With remarkable sunshine pouring down on us, it didn't take much to convince Jey-hu it was better to spend the day showing me around his native Washington than to roll logs off his front yard or sort through auto parts in the back garage. "Let's go to Anacortes," he announced just after 1 p.m. "OK," I replied, being the difficult one.
We weren't alone. This lovely '58 Edsel (I'll admit I thought it was a '57 but was corrected by the professional antique car collector I was riding with...) was being given an outing by a senior couple and we followed them on some back roads for quite awhile. The drive north on Route 9 took us up to Marysville and then over to Mount Vernon, a slightly different version from the eastern village of the same name. Located at the edge of the Skagit (Skah-ghit) Valley where a lot of crops are grown and shipped out, it is home to a large population of immigrants, primarily from Mexico, and the green-white-red flags were flying from many front porches as we drove by. The mountain, hard to see in the haze but rising up behind the other mountains, is Mt. Baker, one of the four highest mountains in Washington. A quiet volcano, it is considered part of a glacier and has snow on it at the top (10,780 feet!) most of the year.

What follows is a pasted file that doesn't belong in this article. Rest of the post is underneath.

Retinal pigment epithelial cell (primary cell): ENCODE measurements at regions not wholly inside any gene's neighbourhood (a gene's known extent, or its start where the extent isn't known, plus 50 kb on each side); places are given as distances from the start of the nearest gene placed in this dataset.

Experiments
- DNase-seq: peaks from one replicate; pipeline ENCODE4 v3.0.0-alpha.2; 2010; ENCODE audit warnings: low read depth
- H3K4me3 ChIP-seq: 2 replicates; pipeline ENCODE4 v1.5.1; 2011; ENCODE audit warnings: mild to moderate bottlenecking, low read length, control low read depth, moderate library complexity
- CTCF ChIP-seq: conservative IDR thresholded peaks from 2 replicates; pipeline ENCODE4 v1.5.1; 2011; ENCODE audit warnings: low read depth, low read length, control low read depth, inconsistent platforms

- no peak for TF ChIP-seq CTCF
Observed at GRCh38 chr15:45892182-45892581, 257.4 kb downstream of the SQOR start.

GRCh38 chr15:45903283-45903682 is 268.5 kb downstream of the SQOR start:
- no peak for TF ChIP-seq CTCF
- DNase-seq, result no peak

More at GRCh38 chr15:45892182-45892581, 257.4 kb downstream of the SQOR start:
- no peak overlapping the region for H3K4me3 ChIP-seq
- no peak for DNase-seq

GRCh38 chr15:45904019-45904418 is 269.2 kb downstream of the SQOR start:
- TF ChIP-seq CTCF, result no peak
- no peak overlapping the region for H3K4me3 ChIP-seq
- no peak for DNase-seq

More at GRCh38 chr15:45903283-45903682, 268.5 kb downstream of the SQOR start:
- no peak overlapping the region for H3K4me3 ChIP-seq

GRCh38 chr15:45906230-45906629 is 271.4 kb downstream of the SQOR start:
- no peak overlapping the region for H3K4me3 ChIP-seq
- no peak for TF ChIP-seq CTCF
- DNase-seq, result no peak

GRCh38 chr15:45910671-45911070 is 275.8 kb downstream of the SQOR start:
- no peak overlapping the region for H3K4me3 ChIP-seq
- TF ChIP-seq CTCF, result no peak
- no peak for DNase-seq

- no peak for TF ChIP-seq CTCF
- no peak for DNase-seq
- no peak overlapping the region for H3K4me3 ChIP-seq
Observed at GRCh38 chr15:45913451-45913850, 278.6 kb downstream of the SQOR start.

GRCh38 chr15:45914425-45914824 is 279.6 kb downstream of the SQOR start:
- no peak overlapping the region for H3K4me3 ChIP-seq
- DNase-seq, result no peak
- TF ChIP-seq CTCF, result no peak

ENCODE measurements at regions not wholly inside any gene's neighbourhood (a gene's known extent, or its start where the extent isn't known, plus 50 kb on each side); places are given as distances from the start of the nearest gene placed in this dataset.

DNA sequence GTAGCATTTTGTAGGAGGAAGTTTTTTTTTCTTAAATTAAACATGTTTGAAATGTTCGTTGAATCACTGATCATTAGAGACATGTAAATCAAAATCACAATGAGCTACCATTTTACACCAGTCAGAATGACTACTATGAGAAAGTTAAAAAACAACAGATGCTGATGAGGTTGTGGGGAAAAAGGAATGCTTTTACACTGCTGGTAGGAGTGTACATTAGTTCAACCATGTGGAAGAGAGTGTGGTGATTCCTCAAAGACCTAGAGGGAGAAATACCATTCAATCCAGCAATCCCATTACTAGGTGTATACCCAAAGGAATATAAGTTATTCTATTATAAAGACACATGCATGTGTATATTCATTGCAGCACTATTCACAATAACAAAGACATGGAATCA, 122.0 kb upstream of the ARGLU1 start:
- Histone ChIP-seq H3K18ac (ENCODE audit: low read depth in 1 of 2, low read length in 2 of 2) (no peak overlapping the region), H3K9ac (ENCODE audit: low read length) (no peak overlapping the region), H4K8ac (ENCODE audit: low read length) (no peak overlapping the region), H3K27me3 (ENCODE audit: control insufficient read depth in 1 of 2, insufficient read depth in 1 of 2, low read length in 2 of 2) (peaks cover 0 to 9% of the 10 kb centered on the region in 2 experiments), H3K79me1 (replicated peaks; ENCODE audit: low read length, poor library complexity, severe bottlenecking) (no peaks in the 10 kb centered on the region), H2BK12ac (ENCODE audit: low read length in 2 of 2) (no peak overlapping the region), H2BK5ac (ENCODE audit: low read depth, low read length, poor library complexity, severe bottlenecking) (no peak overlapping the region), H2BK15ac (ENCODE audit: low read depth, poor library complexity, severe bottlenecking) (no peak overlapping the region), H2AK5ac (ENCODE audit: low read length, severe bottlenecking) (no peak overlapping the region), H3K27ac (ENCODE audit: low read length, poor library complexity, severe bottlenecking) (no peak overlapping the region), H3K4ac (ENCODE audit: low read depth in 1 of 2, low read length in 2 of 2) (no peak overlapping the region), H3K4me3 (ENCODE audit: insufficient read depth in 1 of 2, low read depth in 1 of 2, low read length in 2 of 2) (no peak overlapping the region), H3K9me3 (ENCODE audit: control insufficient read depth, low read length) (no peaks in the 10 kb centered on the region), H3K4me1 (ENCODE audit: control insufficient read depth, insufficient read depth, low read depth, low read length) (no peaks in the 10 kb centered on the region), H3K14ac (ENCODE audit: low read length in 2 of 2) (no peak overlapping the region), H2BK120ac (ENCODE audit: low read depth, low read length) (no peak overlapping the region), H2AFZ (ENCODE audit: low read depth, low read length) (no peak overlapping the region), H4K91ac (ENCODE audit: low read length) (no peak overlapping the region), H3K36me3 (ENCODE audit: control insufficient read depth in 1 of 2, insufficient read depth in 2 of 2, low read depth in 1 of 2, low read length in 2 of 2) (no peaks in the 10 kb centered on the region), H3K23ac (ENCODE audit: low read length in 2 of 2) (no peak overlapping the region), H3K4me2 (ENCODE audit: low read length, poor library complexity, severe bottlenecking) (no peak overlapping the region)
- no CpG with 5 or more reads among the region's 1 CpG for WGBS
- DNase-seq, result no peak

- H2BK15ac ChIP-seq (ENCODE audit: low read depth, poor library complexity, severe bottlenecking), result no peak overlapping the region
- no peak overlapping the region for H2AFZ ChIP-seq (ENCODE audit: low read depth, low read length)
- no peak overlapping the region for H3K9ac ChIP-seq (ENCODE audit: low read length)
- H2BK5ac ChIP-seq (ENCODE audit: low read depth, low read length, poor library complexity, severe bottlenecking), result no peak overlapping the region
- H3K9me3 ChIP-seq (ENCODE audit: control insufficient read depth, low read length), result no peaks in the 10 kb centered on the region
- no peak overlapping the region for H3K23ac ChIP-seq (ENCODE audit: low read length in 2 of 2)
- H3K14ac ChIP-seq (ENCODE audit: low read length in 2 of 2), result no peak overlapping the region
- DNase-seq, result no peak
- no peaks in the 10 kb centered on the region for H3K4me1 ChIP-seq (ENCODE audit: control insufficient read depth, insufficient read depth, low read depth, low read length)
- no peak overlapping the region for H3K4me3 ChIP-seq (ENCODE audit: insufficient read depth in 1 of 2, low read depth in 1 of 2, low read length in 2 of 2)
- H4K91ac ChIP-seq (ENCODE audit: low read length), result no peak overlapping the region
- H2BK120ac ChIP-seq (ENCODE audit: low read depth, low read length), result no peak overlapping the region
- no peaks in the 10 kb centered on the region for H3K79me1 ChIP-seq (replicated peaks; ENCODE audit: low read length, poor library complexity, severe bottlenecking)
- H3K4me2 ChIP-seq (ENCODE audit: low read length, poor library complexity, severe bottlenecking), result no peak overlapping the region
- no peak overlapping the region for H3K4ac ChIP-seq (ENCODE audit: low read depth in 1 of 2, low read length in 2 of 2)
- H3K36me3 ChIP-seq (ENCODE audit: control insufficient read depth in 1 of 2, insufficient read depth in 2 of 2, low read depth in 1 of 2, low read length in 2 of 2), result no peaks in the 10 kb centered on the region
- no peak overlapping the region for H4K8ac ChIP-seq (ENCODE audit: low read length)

From Mt. Erie, a considerably smaller hump in the earth by comparison, we could see for miles and miles, and on a less hazy day, the impact of Mt. Baker might have been even more impressive. Still, Jey-hu was trying to cut through the haze toget a close up shot with his telephoto lens. After awhile we walked around to the other side of Mt. Erie and got this wrap-around view of the rest of the peninsula - huge! This is a must-stop-and-see spot if one is anywhere near Anacortes.
It's not that hard to reach, and is not very well advertised. The road up to the top is narrow, steep and curvy - 15 mph all the way.
Then it was on to the Deception Pass and Jey-hu took me to Rosario Beach first where we could walk around the point to a place where we could see the bridges over the pass from below. Some scary paths, if you ask me, but the view was well worth the challenge. This is one of Je
y-hu's shots. I was breathless watching him take it as he was standing on a path with little edge and it was slanted precariously toward the ocean. Jey-hu said he used to come over to this area to visit relatives when he was growing up and remembered an uncle who had a horse that used to come over to the house when he was ready to have his feet trimmed and just waited for the uncle to do it. As we have been driving around, Jey-hu shares a lot of his memories of his Washington childhood and like so many places, much has changed, but it is wonderful to hear about 'those days.'